The Great Famine

The insistence of landlords and their agents in squeezing exorbitant rents out of tenants, who were in no position to afford them, resulted in a dreadful series of evictions that cast little credit on those who perpetrated them. Under the constant threat of such evictions the unfortunate tenants were compelled to sell their grain-crops and livestock in an effort to raise enough money to satisfy the greed of their masters. And when the population exploded in the short space of forty years, the situation quickly became worse because now the smaller tenants could never even hope to grow sufficient grain crops or raise enough animals for sale in their endless efforts to raise the rent money. The result then was that these tenants, with their corn and livestock gone, became completely dependent on the potato crop for their daily sustenance, and it could truly be said that their every meal consisted of potatoes. The potato was easily grown; the soil and climate suited it; and it could be cultivated on even the smallest of plots.

The onset of the Great Famine, which would ravage the country for the next few years, would create an absolutely disastrous situation. Famines had struck on a number of occasions previously and the people suffered terribly but nothing in comparison to the agony they would have to endure from 1845 to 1848. A new disease called ‘phytophtora infestans’ attacked the potato crop in the autumn of 1845 and within a few weeks the bulk of the crop was wasted. This was a microscopic fungus that had never appeared in Ireland before and for which there was, at that time, no known remedy. The stalks turned black and the tubers rotted in the ground.

There was consternation but a disaster could still have been averted had use been made of the bumper 1845 harvest of corn crops that was even described in the Belfast “Northern Whig” newspaper as “the best crop in quantity and quality that had been seen for ten years.” But then the corn crops had to be sold in order to raise the money for the rents. Nevertheless, the new year was looked forward to with great hope but when the disease struck again in the late summer of 1846 it was obvious that a major disaster was in the offing. Throughout the month of September the odour of decaying potatoes polluted the entire atmosphere.

The prime minister, Peel, had repealed the corn laws in June to encourage the importation of cheap grain and had also advanced loans to the Grand Juries to provide employment for destitute people. Unfortunately, the head of the treasury, Trevelyan, objected to the distribution of cheap food, insisting that the poor should work for their food, and this only made matters worse. The Government eventually agreed to the setting up of corn depots in several counties but particularly along the western seaboard, and these were to be controlled by army personnel.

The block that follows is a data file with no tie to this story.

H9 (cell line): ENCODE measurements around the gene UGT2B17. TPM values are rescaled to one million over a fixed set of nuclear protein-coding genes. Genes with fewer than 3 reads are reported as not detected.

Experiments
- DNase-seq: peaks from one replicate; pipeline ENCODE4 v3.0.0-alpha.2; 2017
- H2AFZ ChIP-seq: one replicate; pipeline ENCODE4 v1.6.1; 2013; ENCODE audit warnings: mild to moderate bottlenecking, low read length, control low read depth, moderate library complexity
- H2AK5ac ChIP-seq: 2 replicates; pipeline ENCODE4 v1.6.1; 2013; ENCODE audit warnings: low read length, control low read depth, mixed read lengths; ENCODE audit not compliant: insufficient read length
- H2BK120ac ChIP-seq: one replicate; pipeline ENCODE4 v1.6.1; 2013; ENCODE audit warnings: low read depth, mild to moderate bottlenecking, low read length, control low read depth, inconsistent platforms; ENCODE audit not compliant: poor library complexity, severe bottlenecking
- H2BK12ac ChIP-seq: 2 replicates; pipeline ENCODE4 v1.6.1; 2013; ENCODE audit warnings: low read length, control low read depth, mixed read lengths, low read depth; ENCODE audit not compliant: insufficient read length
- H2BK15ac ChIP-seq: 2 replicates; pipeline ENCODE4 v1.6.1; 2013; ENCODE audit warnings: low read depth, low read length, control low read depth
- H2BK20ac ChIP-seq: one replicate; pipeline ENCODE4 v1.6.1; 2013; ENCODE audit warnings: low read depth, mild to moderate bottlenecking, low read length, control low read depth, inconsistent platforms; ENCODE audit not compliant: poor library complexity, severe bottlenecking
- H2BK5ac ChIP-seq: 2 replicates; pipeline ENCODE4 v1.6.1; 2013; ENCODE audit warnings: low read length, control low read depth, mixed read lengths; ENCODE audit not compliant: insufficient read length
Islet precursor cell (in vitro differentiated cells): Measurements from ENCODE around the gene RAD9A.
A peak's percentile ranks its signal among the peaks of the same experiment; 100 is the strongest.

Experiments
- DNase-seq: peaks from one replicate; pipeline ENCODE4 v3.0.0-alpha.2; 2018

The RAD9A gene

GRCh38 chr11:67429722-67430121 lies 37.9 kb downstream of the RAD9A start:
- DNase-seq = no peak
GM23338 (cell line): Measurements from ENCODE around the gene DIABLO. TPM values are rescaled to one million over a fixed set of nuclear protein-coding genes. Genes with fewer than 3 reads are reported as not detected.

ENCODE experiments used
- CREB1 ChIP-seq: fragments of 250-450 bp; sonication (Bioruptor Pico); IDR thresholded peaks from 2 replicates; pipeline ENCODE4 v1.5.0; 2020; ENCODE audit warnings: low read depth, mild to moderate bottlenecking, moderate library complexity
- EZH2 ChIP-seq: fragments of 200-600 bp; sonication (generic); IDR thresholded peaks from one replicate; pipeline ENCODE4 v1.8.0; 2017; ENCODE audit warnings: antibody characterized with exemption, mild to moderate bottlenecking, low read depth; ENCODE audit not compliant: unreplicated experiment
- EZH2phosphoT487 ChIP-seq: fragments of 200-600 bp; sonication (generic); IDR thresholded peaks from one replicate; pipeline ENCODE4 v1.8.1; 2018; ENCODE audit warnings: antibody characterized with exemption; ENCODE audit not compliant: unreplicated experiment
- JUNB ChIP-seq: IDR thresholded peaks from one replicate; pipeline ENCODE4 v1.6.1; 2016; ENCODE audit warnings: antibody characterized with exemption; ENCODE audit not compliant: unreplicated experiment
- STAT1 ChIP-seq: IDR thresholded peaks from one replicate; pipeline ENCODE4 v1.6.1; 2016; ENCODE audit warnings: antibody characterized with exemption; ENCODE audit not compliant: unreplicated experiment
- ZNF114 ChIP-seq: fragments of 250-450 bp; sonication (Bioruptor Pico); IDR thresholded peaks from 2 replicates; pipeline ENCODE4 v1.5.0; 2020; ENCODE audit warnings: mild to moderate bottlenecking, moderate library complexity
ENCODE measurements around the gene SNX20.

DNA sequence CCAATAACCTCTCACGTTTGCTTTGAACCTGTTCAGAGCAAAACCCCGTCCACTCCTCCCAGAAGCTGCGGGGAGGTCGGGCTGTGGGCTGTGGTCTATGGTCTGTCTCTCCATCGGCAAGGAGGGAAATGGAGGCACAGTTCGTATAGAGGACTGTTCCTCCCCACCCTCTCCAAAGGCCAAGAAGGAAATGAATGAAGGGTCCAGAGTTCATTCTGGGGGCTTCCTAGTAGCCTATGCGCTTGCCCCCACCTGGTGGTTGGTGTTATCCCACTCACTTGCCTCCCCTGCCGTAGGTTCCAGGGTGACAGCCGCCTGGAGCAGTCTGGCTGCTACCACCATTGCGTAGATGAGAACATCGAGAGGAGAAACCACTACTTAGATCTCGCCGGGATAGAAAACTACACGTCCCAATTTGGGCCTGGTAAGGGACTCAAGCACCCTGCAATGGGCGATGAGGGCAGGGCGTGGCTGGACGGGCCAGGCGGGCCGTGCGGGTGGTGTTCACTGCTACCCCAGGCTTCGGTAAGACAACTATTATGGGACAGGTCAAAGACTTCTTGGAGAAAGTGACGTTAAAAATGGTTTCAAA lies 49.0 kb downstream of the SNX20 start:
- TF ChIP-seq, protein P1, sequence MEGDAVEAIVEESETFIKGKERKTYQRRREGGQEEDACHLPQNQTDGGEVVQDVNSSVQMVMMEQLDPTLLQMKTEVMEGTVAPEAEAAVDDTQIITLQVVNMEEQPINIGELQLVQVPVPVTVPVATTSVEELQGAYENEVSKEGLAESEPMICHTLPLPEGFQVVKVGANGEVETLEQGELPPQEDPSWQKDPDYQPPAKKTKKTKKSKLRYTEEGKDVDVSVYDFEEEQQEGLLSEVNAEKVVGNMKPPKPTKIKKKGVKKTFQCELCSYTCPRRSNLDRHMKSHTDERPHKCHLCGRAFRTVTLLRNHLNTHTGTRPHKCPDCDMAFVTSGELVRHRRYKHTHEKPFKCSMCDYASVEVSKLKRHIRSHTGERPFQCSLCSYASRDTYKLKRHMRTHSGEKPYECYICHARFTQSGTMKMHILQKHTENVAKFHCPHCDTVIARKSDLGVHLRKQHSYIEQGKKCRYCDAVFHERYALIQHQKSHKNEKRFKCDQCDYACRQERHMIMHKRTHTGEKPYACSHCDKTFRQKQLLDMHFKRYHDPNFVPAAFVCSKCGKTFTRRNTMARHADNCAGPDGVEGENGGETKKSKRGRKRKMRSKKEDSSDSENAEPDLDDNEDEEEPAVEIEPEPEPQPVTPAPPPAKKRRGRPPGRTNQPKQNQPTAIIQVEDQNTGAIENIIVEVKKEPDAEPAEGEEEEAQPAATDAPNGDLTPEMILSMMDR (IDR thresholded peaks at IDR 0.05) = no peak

The situation became chaotic as Indian corn was costing £18 per ton while Irish corn was being exported to England and all calls to close the ports still went unheeded. Trevelyan, who devised a system of public works, later known as ‘relief works’ in August of 1846, ordered that these should not be in competition with any capitalist programme, and this resulted in much of the money being spent on ridiculous projects, such as the building of roads that led to nowhere and the erection of walls that served no purpose other than to enclose the estates of unsympathetic landlords. In addition, the magistrates who had the responsibility of issuing tickets to the destitute, entitling them to work on these schemes, frequently abused their privileged positions, and many who should have been given work tickets never received them.

The winter of 1846-47 was one of the worst in living memory with heavy snows and frosts lasting from November right up to the following February, and this added to the suffering and distress of the already overburdened people. The death toll rose alarmingly as people fell by the way-side, hundreds of them too weak even to travel to the nearest soup kitchens, many of which had been set up by the Society of Friends and by several friendly and sympathetic landlords, who had come to realise the seriousness of the situation. Yet Trevelyan still refused to close the ports.